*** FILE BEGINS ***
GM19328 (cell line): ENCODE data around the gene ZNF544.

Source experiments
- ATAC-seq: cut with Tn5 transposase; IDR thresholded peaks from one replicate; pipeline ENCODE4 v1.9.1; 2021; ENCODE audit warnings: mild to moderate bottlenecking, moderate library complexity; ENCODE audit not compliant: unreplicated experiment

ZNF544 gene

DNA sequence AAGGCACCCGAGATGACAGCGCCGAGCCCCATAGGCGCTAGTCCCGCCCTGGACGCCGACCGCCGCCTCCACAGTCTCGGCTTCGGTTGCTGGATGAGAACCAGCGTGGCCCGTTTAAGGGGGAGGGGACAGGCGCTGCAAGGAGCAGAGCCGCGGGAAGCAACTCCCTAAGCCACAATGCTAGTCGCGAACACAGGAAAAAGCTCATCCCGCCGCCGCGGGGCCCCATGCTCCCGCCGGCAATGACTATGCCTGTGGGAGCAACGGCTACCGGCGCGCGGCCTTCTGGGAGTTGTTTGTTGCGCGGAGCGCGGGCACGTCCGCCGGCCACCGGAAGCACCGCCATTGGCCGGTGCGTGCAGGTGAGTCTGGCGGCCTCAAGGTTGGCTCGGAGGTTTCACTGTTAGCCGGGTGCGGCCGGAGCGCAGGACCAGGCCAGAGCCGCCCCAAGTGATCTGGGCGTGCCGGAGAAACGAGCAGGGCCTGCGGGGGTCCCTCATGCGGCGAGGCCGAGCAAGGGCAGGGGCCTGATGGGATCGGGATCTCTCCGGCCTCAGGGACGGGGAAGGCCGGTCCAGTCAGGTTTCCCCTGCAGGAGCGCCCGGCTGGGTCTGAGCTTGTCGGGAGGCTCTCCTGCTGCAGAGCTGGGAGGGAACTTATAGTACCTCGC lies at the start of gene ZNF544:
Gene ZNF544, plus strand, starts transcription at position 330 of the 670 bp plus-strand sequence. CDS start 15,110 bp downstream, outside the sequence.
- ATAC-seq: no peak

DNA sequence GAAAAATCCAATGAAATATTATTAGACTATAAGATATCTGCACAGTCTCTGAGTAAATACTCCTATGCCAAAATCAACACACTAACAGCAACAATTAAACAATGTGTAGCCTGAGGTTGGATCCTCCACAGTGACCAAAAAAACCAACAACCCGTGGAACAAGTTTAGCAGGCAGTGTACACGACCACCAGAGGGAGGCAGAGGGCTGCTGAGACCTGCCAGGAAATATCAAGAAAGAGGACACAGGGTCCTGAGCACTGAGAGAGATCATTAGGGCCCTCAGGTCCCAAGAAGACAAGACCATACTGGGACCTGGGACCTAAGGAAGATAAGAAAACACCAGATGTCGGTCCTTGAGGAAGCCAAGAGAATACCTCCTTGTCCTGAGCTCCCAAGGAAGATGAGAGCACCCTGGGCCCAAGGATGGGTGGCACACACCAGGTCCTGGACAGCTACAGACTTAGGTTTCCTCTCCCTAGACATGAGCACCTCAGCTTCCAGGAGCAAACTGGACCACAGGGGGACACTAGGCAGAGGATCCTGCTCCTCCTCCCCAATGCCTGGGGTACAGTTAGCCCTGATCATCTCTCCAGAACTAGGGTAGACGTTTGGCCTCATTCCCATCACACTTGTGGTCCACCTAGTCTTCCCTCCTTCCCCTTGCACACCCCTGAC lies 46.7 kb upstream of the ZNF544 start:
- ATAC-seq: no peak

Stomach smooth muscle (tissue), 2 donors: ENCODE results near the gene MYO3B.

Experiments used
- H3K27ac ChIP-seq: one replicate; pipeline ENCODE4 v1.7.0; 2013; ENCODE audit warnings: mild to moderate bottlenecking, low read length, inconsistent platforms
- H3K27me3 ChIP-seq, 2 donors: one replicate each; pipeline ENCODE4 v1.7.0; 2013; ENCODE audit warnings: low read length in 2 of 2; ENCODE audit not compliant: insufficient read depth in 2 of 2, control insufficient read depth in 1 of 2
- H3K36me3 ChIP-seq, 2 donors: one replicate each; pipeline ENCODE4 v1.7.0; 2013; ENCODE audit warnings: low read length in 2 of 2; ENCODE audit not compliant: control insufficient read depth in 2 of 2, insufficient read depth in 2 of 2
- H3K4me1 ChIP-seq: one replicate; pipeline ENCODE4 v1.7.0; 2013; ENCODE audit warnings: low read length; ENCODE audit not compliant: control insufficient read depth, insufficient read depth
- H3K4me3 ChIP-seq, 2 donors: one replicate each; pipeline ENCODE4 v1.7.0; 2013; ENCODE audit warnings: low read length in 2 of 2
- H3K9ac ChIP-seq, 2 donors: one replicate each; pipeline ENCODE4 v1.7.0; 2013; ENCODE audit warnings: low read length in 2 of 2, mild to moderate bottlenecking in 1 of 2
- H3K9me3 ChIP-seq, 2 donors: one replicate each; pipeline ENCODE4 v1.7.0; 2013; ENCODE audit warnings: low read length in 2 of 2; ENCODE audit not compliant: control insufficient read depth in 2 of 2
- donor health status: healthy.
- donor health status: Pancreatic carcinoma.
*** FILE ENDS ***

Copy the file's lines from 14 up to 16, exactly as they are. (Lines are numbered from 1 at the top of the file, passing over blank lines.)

- H3K36me3 ChIP-seq, 2 donors: one replicate each; pipeline ENCODE4 v1.7.0; 2013; ENCODE audit warnings: low read length in 2 of 2; ENCODE audit not compliant: control insufficient read depth in 2 of 2, insufficient read depth in 2 of 2
- H3K4me1 ChIP-seq: one replicate; pipeline ENCODE4 v1.7.0; 2013; ENCODE audit warnings: low read length; ENCODE audit not compliant: control insufficient read depth, insufficient read depth
- H3K4me3 ChIP-seq, 2 donors: one replicate each; pipeline ENCODE4 v1.7.0; 2013; ENCODE audit warnings: low read length in 2 of 2